George A. Romero, who directed the 1968 cult classic “Night of the Living Dead,” died Sunday in Toronto, his manager Chris Roe announced. He was 77.

After a brief and “aggressive” battle with lung cancer, Romero died in his sleep, Roe said in a statement posted on Facebook.

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"Legendary filmmaker George A. Romero passed away Sunday, July 16, listening to the score of 'The Quiet Man,' one of his all-time favorite films, with his wife, Suzanne Desrocher Romero, and daughter, Tina Romero at his side. He died peacefully in his sleep, following a brief but aggressive battle with lung cancer, and leaves behind a loving family, many friends, and a filmmaking legacy that has endured, and will continue to endure, the test of time," Roe’s statement read.

Romero, also known as “godfather of the dead” or “the father of the zombie movie,” created the zombie film genre with “Night of the Living Dead” — in which the dead came back to life to eat the flesh of living beings. The movie was made with a budget of about $100,000 and it was Romero’s directorial debut. In 1999, the movie was inducted into the National Registry of Films by the Library of Congress. Romero went to write and direct five sequels to the movie including the 1978 hit “Dawn of the Dead.”

“The zombies, they could be anything,” Romero told the Associated Press in 2008. “They could be an avalanche, they could be a hurricane. It’s a disaster out there. The stories are about how people fail to respond in the proper way. They fail to address it. They keep trying to stick where they are, instead of recognizing maybe this is too big for us to try to maintain. That’s the part of it that I’ve always enjoyed.”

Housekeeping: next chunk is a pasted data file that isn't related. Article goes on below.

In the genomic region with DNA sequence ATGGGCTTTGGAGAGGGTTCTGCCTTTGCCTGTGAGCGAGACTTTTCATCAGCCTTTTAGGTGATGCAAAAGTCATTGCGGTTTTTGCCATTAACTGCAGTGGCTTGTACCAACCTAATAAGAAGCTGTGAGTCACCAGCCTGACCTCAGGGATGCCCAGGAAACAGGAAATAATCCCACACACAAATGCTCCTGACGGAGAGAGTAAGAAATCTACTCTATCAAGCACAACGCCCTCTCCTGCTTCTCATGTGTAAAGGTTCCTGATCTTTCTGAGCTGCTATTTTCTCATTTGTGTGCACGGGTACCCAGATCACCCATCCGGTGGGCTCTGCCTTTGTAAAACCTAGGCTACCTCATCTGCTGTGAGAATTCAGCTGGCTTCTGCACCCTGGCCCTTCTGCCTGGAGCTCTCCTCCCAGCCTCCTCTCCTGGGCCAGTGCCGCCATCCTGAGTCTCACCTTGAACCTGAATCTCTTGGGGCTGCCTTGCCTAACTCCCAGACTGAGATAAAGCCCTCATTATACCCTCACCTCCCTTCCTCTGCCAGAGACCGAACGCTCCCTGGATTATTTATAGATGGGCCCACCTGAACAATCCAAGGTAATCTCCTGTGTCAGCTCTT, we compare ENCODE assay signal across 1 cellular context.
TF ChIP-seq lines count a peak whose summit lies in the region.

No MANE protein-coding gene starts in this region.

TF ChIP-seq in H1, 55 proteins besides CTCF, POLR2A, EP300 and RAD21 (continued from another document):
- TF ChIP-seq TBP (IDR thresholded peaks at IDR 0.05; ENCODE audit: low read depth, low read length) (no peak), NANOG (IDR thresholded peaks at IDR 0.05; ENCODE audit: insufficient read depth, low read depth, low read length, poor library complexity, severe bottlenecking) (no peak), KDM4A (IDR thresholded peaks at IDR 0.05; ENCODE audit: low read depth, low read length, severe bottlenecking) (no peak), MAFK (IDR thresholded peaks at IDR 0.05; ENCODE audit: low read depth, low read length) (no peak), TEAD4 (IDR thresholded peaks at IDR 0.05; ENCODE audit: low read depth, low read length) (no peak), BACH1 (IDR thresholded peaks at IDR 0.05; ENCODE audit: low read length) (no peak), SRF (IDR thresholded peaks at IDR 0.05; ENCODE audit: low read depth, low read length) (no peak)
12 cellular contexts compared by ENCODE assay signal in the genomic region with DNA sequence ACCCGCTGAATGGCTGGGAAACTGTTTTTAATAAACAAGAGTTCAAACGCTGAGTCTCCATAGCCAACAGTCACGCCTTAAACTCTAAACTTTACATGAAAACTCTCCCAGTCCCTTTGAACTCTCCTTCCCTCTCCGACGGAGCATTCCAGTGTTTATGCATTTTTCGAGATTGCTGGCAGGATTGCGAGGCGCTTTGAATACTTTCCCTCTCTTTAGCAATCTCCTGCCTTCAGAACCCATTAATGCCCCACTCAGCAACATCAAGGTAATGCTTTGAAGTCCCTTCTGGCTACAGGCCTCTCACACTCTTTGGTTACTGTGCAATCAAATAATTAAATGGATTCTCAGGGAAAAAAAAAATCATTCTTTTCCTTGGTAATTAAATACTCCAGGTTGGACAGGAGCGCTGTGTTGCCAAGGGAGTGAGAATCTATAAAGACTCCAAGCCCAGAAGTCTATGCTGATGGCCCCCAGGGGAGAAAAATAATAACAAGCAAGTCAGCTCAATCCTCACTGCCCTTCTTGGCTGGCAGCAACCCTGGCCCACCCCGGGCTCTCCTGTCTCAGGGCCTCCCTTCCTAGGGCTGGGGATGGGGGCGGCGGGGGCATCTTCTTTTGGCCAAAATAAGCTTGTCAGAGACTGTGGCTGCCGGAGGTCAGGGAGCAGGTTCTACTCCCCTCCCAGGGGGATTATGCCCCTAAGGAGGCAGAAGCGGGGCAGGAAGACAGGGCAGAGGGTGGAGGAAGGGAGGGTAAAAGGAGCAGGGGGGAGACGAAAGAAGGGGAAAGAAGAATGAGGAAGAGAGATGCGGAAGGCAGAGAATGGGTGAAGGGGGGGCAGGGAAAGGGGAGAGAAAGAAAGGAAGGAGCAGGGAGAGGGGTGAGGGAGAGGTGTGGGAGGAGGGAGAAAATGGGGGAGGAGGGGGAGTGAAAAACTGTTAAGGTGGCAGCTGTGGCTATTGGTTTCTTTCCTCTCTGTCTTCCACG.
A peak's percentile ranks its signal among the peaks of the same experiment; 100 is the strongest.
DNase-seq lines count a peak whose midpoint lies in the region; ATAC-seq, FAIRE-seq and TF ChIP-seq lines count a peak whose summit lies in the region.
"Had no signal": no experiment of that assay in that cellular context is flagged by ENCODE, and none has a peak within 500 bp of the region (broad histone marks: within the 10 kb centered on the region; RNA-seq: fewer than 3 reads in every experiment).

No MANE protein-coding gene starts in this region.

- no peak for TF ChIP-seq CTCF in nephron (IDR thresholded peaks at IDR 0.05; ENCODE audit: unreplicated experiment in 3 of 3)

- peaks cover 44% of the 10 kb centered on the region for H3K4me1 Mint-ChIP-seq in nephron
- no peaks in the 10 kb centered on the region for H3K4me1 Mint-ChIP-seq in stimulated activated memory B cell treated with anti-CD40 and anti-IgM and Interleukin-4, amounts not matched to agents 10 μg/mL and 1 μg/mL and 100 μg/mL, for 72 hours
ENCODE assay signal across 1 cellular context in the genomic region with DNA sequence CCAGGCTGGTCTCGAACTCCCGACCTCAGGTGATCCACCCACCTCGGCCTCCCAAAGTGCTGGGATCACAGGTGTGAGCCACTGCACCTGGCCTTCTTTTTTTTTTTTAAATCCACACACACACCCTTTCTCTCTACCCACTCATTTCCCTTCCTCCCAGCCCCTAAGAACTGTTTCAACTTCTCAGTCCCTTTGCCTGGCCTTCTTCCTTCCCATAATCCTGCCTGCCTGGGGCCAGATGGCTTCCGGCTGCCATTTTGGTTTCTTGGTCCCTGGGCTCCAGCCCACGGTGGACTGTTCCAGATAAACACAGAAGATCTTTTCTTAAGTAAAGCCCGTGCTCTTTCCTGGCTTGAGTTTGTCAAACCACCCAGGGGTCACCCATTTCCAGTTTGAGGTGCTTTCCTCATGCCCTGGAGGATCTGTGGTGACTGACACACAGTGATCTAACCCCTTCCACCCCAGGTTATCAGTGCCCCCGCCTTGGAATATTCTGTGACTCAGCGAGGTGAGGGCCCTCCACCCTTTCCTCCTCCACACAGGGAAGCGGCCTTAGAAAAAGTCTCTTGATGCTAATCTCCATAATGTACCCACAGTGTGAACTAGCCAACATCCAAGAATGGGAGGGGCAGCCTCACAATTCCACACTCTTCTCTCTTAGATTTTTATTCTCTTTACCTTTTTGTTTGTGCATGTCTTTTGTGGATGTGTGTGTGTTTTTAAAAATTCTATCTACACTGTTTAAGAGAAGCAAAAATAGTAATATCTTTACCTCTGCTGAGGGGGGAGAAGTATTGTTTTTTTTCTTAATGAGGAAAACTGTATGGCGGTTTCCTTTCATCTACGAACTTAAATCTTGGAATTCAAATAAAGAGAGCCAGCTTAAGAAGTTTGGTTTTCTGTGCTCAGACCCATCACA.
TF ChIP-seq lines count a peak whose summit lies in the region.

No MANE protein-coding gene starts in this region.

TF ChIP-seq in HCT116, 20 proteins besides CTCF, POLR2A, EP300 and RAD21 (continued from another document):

Born in the Bronx borough of New York on Feb. 4, 1940, Romero was interested in telling stories about monsters that are known to the people they frighten, his business partner Peter Grunwald told Reuters.

"They're not crazy, fantastical monsters. They're our neighbors, our relatives, our friends. They're kind of scarier for that, scarier than big, special effects, sci-fi monsters," Grunwald said.

According to Grunwald, Romero influenced filmmakers such as Quentin Tarantino, Guillermo del Toro, Robert Rodriguez and Wes Craven.

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Apart from terrorizing his audience with the flesh-eating ghouls, Romero sent across a social commentary through his zombie movies.

"They are multi-purpose, you can't really get angry at them, they have no hidden agendas, they are what they are. I sympathize with them. My stories have always been more about the humans and the mistakes that they make and the zombies are just sort of out there. ... They're the disaster that everyone is facing, but my stories are more about the humans," Romero once said.

Romero also directed the 1978 vampire movie "Martin" and joined hands with horror writer Stephen King for the 1982 film "Creepshow." Romero also directed "The Dark Half" in 1993 which is an adaptation of a King’s novel.